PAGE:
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The health impact on children affected by parental imprisonment
  1. Sarah Beresford1,
  2. Nancy Loucks2,3,
  3. Ben Raikes4
  1. 1Prison Reform Trust, London, UK
  2. 2Criminology, University of Strathclyde, Glasgow, UK
  3. 3Families Outside, Edinburgh, UK
  4. 4Behavioural and Social Sciences, University of Huddersfield, Huddersfield, UK
  1. Correspondence to Sarah Beresford; s.g.roberts44{at}gmail.com

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Introduction

Scotland, England and Wales have the highest imprisonment rates in Western Europe.1 A number of studies2 have highlighted the devastating impact of parental imprisonment on children. As well as a significant sense of loss, many children experience stigma, social isolation, shame and fear.3 This underlines the need to use non-custodial measures wherever possible to reduce the disruption and trauma of a parent’s imprisonment.4 Parental imprisonment can have a negative impact on children’s short-term emotional well-being, as well as their long-term health and social prospects.5 Women, who are more likely to be primary carers, tend to receive short sentences for non-violent crimes without consideration of the impact on their children.6 Separation from a mother is particularly traumatic, and children affected often face greater disruption as it is more likely to involve other changes (eg, carer, home and school).7 Children with imprisoned mothers often reside with grandparents, who may also need practical and financial support.8

Despite the adversities they face, children affected by imprisonment are rarely recognised as a distinct group within the systems and structures that should protect them, and no government agency is responsible for their well-being.9 While no systematic recording and monitoring system is in place, a 2019 report estimates that around 312 000 children are affected annually by parental imprisonment in England and Wales.10

Parental imprisonment is an ACE

The imprisonment of a household member is one of the ten adverse childhood experiences (ACEs) known to have a significant impact on long-term health and well-being.11 Further, the imprisonment of a household member is associated with a fivefold increase in exposure to other ACEs.12 The more ACEs a child suffers, the more likely this is to impact negatively on outcomes in terms of health, school attainment and later life experiences. Recent research has highlighted that those with a higher exposure to ACEs are more likely to go on to develop health-harming and antisocial behaviours, such as binge drinking, smoking and drug use.13 Poor health and social behaviour can lead to a more rapid development of diseases such as diabetes, cancer, cardiovascular disease and mental illness.14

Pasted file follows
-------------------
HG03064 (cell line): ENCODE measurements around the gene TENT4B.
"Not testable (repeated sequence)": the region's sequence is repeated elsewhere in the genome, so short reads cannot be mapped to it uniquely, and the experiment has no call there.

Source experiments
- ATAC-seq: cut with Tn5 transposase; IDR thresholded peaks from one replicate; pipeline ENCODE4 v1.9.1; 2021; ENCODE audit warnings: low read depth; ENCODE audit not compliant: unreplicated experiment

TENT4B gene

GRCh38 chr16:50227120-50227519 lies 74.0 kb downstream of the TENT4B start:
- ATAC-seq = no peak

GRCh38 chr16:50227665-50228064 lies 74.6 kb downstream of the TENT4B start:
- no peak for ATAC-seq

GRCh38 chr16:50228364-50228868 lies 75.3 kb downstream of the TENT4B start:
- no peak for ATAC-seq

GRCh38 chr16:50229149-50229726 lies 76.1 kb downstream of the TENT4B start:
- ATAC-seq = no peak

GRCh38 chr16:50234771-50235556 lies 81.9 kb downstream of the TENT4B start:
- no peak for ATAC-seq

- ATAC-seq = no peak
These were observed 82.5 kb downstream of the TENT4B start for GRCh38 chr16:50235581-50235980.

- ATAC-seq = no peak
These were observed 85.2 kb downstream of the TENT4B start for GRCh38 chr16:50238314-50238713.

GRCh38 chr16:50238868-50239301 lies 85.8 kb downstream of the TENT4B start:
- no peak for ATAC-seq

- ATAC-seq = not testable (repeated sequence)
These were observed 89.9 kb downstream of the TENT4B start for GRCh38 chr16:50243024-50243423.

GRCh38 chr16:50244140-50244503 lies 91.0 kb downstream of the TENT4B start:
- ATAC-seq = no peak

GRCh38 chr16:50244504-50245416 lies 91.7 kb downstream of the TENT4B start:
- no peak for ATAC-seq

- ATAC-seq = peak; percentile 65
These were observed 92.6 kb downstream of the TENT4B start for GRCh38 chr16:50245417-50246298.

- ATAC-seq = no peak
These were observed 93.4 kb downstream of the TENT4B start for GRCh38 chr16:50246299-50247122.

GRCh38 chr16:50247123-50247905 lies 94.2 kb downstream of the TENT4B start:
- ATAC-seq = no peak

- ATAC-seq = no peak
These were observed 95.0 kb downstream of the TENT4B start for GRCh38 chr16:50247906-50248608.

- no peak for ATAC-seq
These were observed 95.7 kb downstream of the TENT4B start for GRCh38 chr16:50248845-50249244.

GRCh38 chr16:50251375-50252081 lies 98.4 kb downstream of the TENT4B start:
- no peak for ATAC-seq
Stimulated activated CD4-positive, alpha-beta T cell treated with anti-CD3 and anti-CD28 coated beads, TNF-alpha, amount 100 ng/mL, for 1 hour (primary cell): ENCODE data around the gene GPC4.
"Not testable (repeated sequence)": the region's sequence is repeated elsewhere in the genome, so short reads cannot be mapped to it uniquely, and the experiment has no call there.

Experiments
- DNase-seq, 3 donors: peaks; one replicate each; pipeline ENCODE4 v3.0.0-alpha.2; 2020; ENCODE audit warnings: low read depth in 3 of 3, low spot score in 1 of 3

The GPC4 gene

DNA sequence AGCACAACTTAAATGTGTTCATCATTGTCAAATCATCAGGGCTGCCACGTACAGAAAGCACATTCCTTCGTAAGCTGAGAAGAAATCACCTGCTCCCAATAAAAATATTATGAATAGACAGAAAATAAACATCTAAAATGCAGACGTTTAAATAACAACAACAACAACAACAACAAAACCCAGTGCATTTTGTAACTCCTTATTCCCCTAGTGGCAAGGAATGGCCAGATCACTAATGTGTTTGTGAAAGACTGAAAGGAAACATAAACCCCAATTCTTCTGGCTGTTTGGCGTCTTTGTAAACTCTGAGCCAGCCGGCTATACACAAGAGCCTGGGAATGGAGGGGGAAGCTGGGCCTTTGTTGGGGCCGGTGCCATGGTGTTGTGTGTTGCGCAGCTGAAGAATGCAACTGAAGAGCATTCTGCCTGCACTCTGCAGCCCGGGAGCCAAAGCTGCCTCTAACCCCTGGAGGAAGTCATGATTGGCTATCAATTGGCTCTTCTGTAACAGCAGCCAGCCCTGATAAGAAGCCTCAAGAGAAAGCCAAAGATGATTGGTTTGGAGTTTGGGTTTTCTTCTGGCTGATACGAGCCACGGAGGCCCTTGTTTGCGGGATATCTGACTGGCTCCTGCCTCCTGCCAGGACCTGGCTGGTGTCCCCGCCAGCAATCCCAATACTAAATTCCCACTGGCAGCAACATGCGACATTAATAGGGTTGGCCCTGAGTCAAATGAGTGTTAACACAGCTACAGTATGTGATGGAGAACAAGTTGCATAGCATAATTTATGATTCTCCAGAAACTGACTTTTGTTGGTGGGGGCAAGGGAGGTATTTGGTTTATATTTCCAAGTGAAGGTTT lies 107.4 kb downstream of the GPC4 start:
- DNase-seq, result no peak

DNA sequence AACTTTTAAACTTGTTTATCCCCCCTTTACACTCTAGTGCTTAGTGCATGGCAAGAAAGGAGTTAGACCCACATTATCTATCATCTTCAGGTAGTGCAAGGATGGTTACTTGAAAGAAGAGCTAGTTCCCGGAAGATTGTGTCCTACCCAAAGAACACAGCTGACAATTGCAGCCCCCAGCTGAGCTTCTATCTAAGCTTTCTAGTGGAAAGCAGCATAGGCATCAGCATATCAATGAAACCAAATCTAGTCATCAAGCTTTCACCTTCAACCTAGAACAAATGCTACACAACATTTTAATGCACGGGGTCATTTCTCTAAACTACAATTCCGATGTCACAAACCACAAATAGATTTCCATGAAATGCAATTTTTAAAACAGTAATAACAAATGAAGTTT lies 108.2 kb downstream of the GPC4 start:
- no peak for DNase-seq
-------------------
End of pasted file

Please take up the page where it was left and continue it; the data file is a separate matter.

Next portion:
The impact on health

A major pan-European study (COPING) investigated the mental health needs of children affected by parental imprisonment and children’s resilience and coping strategies.15 With an explicitly child-centred approach, the COPING study concluded that these children are at a significantly greater risk of suffering mental health difficulties than children who do not have parents in prison. Children with a parent in prison may experience low self-esteem, depression, disturbed sleeping patterns and symptoms of post-traumatic stress.16 In a North American study, separation from a parent through imprisonment was found to be more detrimental to a child’s well-being than divorce or the death of a parent.17

A significant number of UK children in the COPING study needed to access counselling or other kinds of support outside the family. However, while a range of services and interventions exist, these are not often targeted towards the needs of children of prisoners; services are patchy, uncoordinated and accessible by only a relatively small number of children. Many children of prisoners do not have enough support and often do not speak about what they have experienced, which may explain why they are more likely to experience mental health problems than other children.18